By Bill Krenz
Every serious hunting writer sooner or later writes a piece on the importance of carefully planning and preparing for major hunts. Invariably though, the mainstream of the article will be on all of the physical preparations that are necessary for an enjoyable hunt. Things such as organizing your gear, tuning equipment, checking hunting regulations and getting your body in shape are all highly stressed.
But, I’ll tell you something. Even though getting all of those physical pre-hunt plans and preparations together is extremely important, in my opinion the most important pre-hunt preparation is getting ready MENTALLY. To my way of thinking, nothing is more important.
Getting ready mentally means getting your head together before the hunt to calmly and correctly deal with circumstances and situations which you will likely encounter during your hunt. It includes such things as learning as much as possible about the animal(s) you plan to hunt, getting mentally prepared to cope with adverse weather or generally tough or nearly impossible conditions, becoming mentally “phyched” to put out whatever is necessary for a successful hunt, getting mentally prepared to make those few good shots count and generally putting thoughts and expectations together so you are truly prepared to enjoy and appreciate the entire experience.
I’d be willing to bet more hunts are screwed up or ruined because hunters aren’t prepared mentally than because they aren’t prepared physically. Far too many hunters overlook mental preparation.
The first step in mentally preparing for any hunt is to do your homework on the animal to be hunted. Go to the local library. Find books on big game. Digest what biologists have to say. Read studies. Discover how often pronghorns need water, why elk migrate, what caribou eat, when deer mate, how far bears travel in a night or millions of other tidbits helping you to be a better hunter. The best book I’ve ever found containing this sort of information is one published in 1978 by Stackpole Books entitled, “Big Game of North America—Ecology and Management.”
I’ve also accumulated a file of clipped-out magazine articles on various big game species I plan to hunt. I have files on elk, mule deer, whitetail deer, mountain goat, antelope, black bear and so on. During pre-hunt planning I enjoy going over the file on a particular animal. It probably includes hunting tips and techniques, biological studies, fish and game hunter success reports and favorite magazine articles.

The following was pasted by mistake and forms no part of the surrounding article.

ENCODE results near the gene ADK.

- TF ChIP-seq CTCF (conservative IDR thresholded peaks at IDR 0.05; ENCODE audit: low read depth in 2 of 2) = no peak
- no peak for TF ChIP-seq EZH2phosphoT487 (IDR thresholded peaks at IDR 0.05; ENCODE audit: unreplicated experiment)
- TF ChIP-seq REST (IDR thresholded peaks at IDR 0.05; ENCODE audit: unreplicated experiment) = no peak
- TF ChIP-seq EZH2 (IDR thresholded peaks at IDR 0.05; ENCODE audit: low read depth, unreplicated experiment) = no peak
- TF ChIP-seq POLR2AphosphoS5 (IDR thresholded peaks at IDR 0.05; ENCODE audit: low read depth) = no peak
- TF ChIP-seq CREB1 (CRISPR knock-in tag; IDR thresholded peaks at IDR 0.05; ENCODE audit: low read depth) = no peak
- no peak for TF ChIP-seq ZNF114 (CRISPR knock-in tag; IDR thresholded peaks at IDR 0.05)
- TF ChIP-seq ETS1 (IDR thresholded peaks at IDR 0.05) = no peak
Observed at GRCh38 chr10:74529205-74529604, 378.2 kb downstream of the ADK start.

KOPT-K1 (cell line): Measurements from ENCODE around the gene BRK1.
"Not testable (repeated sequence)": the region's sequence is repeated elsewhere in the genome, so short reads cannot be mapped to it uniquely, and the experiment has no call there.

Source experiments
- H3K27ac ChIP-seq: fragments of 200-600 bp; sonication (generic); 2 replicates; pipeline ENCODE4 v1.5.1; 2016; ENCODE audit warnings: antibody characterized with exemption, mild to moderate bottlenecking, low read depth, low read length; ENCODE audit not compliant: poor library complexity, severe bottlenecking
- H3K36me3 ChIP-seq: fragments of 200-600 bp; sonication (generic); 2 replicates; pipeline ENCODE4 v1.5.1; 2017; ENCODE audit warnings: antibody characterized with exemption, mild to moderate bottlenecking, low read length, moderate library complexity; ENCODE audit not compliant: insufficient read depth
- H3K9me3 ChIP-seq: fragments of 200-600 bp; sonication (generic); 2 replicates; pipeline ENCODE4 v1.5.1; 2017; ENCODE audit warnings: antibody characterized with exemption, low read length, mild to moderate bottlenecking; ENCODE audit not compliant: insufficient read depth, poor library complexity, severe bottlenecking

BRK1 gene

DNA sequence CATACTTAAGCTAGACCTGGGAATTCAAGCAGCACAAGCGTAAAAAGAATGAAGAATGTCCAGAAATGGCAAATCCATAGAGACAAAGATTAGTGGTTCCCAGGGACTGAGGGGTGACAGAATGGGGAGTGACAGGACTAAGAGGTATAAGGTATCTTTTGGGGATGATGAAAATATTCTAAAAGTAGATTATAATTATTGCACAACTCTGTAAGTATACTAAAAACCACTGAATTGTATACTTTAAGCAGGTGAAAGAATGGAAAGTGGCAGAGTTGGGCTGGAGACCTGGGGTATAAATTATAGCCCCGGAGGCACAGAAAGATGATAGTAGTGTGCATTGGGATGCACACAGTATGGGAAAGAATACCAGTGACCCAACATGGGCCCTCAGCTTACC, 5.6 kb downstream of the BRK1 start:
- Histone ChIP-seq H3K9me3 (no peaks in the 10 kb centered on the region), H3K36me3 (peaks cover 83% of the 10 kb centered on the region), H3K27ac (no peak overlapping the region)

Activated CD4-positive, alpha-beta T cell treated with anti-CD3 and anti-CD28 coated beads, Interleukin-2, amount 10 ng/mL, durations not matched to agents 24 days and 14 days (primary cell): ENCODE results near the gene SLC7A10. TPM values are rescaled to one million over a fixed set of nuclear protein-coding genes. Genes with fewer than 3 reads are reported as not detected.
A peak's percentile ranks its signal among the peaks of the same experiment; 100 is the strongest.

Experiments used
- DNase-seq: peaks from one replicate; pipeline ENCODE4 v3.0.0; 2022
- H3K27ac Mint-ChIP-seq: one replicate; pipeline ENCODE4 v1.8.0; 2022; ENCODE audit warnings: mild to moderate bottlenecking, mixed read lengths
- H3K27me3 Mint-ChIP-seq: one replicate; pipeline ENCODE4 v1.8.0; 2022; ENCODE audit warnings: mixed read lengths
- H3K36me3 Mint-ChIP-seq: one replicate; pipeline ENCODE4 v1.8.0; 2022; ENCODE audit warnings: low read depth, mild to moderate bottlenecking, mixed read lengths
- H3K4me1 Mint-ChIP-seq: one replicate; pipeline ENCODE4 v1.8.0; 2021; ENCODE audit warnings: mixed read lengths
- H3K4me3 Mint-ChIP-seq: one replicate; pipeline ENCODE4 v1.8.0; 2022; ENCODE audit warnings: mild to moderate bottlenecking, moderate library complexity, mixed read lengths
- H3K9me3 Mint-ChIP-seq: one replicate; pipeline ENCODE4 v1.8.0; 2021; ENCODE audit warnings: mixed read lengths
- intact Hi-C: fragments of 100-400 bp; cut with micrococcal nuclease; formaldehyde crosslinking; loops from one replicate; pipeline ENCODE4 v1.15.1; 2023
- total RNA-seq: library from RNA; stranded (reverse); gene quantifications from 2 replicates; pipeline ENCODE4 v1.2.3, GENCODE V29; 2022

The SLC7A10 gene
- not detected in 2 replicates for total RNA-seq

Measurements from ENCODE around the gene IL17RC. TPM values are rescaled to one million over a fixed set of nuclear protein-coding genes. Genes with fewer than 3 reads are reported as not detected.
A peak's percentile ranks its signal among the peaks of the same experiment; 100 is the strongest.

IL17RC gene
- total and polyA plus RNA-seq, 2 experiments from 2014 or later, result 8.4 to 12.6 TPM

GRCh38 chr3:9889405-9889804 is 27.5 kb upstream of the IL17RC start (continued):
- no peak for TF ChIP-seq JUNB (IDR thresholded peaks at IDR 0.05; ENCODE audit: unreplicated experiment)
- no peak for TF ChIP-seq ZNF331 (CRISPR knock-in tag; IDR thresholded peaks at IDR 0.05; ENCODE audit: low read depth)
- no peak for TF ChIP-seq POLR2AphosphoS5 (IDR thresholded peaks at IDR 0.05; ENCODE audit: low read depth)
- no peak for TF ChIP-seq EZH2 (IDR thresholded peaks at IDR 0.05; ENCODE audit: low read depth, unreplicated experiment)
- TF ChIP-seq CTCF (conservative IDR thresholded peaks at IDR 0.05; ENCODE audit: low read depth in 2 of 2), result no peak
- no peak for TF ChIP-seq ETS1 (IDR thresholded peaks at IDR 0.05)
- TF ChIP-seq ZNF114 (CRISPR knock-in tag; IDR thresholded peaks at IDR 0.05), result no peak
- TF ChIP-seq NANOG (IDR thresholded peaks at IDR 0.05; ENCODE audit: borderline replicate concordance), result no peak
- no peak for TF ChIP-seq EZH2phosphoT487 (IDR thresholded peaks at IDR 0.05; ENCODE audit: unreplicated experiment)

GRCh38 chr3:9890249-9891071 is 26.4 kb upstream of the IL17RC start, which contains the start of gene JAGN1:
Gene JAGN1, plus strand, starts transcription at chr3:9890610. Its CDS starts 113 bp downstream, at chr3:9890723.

In addition to researching animals you plan to hunt, it’s equally important to research the conditions you will be hunting in. Knowing ahead of time what kind of weather to generally expect and what type of terrain you’ll encounter helps you cope mentally with that weather and that terrain. Just having good raingear won’t cut it. Be prepared mentally for the rain. Before the hunt prepare by thinking about hunting in the rain. Mentally decide it won’t bother you. It won’t get you down. It’ll dampen your clothes, but not your spirits. When thinking about the hunt beforehand don’t always picture perfect weather. Imagine some rain, wind or snow. I’ll make dealing with bad weather, when and if it comes, much easier.
Your pre-hunt preparation should also dwell on the expected, and unexpected, difficulties of that hunt. Are animals going to be hard to find? What if they aren’t where you plan to hunt? Are you mentally, as well as physically, prepared to take it in stride and move to where they can be found, or will you just give up? Are you mentally prepared to climb mountains all day for 10 days to get one 30-yard shot? Are you mentally ready to sit on a bear stand six hours a day for a full week until that big, glossy bruin walks into your bait? Only some serious, introspective thought before the hunt can totally prepare you for what it might take. Only mental preparation can pull you through.
To eliminate nagging “missing doubts” while hunting, the hunter must be mentally prepared for the types of shots that will be offered in the field. Again, it’s a matter of having your mind realistically prepared with some serious pre-hunt pondering. Before the hunt, imagine realistic hunting shots and opportunities. Forget seeing picture-perfect, broadside bucks standing in a clear meadow and looking the other way. Instead, think about making shots at feeding or sneaking bucks through narrow openings in dense aspens or rough sage brush. Concentrate on the fact that you will get only a single shot. Block out any thoughts of a second arrow. You won’t need it! Your one arrow will be perfect!
Thoughtful and thorough pre-hunt preparations are extremely important to the success of any hunt. But, be darn sure that you prepare both physically and mentally. And when it comes right down to it, it’s probably mental preparation that’s the most important. If you’re really ready mentally, you’re really ready.